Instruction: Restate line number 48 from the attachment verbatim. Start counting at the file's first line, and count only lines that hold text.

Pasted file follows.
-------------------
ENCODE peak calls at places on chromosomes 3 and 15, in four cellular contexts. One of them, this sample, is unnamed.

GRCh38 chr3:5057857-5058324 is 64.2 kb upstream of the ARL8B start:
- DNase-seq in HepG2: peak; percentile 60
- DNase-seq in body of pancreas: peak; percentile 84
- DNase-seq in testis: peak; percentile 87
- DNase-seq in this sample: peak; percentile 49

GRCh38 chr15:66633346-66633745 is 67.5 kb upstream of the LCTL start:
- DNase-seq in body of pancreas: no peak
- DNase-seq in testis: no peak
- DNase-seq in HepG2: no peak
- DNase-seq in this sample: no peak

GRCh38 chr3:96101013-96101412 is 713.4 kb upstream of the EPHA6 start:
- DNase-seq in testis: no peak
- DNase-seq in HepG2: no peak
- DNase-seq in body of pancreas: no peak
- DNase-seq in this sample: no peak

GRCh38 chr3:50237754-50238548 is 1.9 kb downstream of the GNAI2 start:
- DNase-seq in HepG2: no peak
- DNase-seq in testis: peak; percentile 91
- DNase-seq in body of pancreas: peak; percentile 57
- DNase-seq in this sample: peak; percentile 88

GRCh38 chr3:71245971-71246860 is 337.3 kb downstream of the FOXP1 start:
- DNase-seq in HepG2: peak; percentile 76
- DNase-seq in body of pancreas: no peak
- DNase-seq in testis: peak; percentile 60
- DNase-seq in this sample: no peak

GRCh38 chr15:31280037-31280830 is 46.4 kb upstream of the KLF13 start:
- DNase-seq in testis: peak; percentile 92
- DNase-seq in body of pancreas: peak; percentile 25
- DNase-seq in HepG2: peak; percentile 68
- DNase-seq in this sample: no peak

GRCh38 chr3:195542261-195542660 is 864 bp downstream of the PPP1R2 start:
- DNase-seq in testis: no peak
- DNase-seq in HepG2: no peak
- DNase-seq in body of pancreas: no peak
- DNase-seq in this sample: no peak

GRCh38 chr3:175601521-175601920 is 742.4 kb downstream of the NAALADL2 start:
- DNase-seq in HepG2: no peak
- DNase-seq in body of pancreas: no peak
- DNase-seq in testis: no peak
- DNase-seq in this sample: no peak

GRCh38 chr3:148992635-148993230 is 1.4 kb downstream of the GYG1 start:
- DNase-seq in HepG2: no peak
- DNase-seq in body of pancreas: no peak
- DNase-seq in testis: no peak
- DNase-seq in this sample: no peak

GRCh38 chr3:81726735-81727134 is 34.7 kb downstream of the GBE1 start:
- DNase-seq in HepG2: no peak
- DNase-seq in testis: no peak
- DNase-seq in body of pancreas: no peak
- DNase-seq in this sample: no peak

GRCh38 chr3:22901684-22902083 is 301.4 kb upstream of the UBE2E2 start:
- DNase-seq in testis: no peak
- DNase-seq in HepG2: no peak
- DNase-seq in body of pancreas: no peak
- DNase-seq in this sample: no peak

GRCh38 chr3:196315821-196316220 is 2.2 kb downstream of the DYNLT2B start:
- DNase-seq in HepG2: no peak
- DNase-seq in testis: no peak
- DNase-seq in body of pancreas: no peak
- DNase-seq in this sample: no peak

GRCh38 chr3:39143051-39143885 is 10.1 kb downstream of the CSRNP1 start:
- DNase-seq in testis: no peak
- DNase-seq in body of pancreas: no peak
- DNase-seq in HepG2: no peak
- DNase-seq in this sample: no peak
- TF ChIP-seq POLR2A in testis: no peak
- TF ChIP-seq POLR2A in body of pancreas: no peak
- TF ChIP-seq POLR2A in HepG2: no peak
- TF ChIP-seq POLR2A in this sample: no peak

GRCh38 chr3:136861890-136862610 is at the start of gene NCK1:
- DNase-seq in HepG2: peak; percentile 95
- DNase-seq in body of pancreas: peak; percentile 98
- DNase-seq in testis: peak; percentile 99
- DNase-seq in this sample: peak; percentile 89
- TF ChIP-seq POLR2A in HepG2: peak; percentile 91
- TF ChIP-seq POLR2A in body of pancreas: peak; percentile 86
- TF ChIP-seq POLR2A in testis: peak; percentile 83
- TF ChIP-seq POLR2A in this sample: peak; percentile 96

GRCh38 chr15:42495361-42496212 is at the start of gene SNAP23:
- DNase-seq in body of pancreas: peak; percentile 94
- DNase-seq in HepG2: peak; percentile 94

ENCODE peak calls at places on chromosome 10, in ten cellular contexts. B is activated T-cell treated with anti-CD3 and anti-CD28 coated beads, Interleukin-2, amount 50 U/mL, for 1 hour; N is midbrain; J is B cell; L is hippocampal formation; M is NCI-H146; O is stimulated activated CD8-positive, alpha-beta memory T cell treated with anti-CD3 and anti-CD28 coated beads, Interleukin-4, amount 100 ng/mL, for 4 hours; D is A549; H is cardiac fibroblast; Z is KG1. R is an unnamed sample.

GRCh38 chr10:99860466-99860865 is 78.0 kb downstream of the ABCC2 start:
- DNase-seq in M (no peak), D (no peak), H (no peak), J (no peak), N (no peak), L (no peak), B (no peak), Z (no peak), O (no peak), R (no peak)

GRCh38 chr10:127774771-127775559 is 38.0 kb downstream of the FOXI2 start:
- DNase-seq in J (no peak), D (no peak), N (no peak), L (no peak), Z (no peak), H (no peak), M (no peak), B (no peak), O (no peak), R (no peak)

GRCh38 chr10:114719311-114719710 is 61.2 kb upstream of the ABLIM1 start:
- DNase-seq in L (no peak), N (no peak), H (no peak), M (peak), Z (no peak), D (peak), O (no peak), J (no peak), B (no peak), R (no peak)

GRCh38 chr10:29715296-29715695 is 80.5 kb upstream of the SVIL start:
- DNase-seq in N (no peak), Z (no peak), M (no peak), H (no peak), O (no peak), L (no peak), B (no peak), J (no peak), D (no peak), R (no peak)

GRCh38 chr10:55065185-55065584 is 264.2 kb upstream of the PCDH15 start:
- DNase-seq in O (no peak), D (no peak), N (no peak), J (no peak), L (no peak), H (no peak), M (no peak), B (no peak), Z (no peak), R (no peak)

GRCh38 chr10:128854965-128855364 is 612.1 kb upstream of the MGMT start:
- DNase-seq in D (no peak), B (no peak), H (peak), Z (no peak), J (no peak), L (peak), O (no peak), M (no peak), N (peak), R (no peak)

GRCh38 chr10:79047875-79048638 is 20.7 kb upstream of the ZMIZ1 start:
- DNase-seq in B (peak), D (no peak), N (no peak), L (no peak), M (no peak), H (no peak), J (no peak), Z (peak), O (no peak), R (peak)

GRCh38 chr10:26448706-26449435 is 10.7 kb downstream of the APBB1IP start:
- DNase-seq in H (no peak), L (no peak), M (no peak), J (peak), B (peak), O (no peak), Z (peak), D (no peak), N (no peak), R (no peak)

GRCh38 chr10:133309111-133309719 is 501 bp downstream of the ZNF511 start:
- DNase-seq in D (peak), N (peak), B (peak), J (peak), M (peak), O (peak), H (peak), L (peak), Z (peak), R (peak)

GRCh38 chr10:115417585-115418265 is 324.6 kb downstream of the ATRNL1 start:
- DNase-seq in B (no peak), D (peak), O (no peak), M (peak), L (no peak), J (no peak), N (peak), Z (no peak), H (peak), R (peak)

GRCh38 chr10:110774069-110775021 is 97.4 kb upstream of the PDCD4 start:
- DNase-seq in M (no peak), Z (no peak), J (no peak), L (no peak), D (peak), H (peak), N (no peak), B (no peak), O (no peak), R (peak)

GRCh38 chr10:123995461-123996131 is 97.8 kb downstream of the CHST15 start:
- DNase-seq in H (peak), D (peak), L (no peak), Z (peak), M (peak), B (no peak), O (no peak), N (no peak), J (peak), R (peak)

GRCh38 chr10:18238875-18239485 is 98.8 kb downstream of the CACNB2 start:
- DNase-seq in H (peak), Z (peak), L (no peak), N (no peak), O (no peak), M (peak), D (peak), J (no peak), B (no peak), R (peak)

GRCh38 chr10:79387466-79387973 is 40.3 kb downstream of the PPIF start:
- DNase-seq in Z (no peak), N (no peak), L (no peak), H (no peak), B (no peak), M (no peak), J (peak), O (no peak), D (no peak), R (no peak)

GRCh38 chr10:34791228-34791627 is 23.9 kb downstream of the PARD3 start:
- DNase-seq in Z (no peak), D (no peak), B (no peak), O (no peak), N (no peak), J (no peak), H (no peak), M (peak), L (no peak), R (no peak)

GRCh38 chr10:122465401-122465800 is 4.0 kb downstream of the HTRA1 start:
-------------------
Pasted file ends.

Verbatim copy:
- DNase-seq in HepG2: no peak